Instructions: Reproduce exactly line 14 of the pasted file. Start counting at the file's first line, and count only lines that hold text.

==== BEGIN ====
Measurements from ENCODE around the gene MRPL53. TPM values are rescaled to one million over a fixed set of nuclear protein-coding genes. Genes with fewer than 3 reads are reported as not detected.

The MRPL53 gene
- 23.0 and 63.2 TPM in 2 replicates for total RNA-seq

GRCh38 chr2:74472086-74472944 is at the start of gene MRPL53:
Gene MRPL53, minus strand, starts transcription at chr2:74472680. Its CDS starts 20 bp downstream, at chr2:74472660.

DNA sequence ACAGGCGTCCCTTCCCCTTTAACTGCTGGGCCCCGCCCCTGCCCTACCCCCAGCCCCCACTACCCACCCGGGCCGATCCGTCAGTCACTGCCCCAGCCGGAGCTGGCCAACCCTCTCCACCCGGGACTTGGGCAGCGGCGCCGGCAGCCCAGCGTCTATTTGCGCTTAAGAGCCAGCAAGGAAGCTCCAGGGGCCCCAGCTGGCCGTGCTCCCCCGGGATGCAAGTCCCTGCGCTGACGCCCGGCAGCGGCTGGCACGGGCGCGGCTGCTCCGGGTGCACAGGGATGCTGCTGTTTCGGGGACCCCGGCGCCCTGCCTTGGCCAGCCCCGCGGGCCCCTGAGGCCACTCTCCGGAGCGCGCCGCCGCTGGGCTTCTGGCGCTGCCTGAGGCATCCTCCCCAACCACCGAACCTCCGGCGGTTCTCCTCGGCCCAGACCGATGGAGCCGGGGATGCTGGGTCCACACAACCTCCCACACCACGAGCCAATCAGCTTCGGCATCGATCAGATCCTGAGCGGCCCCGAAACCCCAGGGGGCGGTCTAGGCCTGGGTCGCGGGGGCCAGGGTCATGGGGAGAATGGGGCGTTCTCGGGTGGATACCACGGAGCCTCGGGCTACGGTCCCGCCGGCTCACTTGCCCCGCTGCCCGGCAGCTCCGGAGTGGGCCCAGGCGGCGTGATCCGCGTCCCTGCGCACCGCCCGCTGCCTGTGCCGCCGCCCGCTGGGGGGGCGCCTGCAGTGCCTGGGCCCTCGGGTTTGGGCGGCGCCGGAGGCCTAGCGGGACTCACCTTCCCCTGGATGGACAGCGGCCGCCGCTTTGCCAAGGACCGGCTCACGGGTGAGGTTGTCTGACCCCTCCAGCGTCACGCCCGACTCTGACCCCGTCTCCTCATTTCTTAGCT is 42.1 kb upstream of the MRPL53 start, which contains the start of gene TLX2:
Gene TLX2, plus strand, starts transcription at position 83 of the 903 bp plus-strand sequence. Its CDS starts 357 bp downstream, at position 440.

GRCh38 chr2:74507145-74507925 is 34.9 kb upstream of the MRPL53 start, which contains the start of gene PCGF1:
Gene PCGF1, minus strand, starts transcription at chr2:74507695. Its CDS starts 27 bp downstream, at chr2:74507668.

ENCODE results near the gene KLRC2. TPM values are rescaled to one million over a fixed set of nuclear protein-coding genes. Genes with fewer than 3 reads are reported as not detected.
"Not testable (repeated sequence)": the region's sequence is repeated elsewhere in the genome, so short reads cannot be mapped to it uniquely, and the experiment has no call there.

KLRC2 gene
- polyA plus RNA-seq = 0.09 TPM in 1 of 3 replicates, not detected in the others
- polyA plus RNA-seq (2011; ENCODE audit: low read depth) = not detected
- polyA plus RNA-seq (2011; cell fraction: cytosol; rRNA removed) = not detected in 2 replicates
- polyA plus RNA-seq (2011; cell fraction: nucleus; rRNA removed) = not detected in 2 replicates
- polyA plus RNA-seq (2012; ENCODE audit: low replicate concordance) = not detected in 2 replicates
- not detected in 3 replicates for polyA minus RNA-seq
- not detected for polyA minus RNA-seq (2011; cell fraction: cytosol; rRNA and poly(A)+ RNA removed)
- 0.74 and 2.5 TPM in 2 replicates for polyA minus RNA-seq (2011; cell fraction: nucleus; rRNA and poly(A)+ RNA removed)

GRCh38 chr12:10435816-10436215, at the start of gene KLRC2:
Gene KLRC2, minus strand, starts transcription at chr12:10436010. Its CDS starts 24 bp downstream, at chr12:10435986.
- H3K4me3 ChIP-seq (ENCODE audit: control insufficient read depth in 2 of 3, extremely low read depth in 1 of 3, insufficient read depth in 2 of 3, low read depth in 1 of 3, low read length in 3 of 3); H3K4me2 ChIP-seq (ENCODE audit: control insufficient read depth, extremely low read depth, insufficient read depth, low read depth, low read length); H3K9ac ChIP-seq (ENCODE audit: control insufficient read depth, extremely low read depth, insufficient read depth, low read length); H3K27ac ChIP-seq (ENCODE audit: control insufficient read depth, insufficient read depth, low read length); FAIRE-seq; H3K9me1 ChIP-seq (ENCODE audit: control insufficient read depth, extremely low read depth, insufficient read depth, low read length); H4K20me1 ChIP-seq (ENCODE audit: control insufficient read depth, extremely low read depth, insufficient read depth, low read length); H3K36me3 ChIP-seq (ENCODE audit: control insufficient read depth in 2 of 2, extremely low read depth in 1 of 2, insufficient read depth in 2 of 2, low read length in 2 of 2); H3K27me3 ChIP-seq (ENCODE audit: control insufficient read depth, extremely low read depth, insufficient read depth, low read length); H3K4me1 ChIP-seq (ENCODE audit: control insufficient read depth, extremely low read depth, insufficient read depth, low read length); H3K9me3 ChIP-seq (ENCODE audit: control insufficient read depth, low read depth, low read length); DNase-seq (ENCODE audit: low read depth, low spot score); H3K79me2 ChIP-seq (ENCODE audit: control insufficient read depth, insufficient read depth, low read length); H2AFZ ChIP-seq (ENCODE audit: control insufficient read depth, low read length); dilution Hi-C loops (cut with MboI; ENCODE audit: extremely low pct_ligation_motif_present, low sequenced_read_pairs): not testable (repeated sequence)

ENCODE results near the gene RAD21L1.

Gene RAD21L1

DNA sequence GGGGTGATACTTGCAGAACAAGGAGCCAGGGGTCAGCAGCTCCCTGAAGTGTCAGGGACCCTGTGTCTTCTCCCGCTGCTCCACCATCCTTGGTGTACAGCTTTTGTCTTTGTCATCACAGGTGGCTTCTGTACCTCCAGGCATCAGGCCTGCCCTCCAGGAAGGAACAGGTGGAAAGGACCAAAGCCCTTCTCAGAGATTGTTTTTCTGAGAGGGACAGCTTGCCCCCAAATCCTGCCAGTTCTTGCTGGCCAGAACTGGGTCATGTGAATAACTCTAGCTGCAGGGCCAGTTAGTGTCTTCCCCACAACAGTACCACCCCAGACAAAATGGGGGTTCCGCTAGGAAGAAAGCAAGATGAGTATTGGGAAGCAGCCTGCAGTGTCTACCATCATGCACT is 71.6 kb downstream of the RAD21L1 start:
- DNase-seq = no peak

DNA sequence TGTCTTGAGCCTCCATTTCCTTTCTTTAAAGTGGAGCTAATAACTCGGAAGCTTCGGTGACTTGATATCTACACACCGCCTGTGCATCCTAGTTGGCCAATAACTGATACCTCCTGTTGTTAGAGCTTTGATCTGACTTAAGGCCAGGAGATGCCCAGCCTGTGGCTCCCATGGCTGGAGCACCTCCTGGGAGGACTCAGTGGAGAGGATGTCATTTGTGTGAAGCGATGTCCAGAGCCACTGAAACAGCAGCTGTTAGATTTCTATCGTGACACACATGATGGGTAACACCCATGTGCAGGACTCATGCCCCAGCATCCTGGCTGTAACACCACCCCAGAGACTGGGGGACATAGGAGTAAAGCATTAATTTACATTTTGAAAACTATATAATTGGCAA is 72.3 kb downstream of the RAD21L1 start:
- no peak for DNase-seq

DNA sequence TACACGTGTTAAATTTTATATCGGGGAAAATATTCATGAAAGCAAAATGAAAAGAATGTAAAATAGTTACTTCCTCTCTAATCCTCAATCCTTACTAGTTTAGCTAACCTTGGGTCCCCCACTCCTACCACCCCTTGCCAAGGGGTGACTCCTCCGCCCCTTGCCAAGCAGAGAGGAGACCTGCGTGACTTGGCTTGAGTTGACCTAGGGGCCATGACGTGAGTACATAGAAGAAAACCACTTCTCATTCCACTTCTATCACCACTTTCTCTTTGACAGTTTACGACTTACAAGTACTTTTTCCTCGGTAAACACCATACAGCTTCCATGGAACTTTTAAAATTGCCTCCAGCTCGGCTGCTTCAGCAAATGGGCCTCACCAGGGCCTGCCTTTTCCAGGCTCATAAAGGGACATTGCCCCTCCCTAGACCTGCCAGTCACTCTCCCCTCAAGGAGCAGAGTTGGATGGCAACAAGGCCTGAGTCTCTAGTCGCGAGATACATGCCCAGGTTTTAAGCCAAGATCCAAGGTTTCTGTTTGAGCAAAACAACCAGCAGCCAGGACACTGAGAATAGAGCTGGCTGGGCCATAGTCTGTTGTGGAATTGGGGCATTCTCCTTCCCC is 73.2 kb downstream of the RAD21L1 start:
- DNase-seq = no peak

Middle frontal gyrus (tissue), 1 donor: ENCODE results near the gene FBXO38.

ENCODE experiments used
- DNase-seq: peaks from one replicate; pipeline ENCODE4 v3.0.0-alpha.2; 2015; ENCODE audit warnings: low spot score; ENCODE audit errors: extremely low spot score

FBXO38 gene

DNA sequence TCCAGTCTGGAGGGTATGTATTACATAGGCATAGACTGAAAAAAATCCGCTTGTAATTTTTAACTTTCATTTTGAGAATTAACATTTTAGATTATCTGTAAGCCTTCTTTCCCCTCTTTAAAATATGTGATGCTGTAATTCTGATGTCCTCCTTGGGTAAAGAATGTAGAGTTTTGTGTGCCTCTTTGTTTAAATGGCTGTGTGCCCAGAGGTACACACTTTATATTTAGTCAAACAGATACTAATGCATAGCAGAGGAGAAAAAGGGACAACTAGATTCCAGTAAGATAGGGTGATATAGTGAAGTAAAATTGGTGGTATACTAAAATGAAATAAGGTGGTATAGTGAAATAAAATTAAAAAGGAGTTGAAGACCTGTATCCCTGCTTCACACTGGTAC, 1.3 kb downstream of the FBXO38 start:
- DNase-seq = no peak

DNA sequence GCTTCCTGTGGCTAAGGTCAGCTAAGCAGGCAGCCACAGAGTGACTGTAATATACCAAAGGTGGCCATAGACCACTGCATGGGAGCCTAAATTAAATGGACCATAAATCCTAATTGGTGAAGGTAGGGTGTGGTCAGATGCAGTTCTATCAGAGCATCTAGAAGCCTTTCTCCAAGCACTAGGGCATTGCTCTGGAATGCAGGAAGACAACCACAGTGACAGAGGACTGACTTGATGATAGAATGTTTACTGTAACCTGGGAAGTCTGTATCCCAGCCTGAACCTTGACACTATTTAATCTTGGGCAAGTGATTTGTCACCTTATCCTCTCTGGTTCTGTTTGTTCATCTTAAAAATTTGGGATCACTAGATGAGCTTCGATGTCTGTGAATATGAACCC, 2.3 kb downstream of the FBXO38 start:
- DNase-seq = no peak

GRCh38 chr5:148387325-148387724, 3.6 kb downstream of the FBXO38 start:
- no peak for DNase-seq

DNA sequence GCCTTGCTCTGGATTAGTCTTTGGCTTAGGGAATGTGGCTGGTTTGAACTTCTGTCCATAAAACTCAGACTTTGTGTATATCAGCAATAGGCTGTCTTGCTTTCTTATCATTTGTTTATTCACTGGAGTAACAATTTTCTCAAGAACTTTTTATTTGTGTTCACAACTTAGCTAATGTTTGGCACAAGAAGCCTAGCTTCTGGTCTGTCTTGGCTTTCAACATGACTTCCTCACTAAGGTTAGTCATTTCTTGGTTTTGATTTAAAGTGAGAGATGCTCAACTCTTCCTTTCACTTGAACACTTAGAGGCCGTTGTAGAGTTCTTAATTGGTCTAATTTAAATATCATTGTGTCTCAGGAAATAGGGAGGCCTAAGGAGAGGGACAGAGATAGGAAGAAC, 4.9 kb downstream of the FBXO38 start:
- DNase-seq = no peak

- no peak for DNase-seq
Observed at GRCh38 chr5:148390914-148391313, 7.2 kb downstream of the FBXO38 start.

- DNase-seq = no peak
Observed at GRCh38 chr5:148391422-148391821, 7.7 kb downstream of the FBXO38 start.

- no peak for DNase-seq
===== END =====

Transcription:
- polyA plus RNA-seq (2011; ENCODE audit: low read depth) = not detected